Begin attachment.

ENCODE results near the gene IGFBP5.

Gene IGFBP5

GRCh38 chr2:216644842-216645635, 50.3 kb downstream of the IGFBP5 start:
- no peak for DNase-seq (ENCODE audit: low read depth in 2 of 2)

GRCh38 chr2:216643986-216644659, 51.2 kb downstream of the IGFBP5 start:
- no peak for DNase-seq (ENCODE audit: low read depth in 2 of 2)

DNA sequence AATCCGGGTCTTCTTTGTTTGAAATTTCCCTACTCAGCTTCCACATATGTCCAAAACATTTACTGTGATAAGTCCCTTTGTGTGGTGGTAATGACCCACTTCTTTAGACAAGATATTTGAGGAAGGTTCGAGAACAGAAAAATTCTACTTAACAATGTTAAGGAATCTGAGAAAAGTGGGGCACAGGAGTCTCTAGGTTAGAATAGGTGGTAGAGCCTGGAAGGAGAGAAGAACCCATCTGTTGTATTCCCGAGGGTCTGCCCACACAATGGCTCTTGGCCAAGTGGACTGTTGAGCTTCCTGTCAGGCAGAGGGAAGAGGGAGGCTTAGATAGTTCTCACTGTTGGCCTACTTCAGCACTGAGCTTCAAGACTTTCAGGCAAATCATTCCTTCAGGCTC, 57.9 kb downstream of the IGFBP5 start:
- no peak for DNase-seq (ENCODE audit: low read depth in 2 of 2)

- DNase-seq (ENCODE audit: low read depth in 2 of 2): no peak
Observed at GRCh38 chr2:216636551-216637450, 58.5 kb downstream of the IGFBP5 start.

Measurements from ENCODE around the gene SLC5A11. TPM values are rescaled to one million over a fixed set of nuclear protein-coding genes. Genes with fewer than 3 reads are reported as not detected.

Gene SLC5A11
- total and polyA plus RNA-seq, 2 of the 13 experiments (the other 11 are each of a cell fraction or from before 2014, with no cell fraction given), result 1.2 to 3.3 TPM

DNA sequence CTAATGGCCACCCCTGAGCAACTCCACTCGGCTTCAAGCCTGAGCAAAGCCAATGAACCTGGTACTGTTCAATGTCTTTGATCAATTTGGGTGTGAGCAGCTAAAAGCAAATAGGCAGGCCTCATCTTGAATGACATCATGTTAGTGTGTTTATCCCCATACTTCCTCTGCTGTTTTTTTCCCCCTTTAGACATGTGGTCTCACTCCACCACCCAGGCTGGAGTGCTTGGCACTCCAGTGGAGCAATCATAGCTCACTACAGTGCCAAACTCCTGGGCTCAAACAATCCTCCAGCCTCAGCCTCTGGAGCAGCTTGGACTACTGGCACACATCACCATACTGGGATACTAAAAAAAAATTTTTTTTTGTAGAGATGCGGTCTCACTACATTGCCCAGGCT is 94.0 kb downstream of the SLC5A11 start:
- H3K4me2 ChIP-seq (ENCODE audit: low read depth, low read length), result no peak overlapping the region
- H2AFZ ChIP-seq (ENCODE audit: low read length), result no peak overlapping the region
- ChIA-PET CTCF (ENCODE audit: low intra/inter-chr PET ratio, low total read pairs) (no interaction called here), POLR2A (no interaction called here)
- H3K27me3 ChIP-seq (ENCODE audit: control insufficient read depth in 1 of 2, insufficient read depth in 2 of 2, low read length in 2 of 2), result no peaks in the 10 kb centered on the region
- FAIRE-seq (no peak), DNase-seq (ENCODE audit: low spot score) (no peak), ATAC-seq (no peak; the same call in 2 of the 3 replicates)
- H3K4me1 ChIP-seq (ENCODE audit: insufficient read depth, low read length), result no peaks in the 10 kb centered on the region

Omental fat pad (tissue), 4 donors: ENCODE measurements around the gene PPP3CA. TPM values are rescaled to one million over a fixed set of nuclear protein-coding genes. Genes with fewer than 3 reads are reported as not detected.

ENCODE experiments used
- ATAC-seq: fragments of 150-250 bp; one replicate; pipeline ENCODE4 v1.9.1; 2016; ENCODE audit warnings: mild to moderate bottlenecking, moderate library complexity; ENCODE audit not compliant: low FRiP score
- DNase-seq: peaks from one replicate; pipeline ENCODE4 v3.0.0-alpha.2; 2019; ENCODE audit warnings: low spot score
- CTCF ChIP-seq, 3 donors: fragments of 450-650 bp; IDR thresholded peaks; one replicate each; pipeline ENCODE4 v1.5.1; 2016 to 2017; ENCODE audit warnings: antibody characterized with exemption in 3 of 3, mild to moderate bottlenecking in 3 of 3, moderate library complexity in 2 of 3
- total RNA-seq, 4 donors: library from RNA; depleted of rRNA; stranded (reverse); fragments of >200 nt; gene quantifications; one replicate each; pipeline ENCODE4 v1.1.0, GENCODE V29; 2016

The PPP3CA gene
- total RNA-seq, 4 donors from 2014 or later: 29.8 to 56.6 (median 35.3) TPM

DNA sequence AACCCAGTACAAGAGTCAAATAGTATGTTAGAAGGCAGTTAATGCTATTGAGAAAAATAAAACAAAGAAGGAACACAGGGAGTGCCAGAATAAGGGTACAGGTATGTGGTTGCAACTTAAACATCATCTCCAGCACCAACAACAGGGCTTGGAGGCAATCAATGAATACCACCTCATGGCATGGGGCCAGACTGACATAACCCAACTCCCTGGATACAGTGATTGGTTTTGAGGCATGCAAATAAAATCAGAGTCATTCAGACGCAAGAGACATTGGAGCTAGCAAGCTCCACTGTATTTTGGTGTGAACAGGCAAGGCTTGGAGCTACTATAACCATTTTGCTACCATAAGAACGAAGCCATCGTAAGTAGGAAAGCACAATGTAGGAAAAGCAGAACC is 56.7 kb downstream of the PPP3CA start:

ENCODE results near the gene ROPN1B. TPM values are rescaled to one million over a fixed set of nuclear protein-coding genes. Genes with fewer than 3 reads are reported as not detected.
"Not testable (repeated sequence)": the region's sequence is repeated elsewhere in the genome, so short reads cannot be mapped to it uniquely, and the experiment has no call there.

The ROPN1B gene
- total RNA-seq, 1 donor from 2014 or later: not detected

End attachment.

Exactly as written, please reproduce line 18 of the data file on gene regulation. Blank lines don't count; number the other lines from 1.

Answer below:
- H3K27me3 ChIP-seq (ENCODE audit: control insufficient read depth in 1 of 2, insufficient read depth in 2 of 2, low read length in 2 of 2), result no peaks in the 10 kb centered on the region